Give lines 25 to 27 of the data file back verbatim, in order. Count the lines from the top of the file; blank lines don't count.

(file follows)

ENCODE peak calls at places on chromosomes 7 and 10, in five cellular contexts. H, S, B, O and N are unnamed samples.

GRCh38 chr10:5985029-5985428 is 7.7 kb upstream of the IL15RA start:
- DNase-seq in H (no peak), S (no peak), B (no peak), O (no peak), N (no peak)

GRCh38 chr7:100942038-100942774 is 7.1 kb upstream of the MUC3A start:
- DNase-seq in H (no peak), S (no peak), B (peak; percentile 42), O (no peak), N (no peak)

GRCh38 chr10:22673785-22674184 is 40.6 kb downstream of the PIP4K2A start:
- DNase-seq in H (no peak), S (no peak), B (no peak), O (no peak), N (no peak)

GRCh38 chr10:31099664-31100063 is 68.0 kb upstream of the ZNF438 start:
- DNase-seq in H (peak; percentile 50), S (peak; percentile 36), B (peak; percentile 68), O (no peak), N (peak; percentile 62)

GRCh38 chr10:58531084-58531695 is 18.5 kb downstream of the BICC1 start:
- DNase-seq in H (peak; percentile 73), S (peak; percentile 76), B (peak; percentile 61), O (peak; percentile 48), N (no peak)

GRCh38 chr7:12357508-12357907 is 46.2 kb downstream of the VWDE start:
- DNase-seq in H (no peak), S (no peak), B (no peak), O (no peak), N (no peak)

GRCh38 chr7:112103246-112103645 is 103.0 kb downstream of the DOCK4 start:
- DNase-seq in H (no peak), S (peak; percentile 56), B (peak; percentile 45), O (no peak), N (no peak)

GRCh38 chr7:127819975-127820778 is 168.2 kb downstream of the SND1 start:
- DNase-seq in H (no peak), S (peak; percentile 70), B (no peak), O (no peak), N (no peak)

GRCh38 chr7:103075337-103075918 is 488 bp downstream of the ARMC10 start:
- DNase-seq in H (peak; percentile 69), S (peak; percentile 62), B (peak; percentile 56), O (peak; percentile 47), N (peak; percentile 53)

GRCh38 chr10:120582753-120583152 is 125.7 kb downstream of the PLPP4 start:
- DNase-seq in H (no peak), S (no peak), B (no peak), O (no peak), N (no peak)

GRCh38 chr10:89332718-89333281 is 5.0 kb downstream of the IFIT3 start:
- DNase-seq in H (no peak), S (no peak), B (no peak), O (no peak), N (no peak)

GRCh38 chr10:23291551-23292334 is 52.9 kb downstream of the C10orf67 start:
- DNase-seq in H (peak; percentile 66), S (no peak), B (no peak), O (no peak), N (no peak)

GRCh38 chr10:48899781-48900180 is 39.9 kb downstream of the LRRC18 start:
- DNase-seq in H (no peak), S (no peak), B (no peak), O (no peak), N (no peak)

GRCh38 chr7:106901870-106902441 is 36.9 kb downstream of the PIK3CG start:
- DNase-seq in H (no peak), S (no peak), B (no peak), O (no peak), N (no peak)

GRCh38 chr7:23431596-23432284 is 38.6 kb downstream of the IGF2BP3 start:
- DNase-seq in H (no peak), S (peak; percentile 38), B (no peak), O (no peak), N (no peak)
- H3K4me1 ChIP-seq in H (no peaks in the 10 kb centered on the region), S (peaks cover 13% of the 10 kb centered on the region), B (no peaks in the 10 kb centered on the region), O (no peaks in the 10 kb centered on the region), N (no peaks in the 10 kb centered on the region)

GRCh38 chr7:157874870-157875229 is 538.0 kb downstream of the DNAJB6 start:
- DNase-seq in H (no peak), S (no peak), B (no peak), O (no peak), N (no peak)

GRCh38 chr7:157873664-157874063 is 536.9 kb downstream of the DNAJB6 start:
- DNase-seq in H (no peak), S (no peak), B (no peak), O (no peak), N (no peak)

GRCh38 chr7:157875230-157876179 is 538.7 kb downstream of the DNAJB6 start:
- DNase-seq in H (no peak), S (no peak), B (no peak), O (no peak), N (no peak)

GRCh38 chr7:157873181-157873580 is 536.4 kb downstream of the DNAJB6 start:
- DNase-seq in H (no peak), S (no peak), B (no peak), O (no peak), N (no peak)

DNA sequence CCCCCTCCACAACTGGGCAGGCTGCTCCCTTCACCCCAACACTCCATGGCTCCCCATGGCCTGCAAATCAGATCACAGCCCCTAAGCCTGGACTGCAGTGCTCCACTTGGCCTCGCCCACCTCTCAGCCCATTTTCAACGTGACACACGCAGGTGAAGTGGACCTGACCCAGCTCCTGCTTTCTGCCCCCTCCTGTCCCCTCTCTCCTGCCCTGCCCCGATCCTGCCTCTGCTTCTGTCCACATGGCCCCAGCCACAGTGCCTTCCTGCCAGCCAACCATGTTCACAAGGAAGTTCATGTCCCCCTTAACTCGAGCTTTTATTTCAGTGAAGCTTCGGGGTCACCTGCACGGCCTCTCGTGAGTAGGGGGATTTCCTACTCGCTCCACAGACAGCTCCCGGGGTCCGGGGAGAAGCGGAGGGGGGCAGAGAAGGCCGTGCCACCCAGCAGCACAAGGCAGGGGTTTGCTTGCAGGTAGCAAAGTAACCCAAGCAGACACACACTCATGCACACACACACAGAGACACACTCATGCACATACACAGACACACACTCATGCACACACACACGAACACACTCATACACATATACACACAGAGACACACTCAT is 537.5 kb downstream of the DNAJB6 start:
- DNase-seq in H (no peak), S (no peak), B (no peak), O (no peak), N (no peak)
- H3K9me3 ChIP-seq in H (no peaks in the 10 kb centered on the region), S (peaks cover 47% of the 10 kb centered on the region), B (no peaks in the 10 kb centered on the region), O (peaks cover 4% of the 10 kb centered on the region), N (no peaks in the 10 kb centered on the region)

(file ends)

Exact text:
- DNase-seq in H (peak; percentile 66), S (no peak), B (no peak), O (no peak), N (no peak)

GRCh38 chr10:48899781-48900180 is 39.9 kb downstream of the LRRC18 start:
- DNase-seq in H (no peak), S (no peak), B (no peak), O (no peak), N (no peak)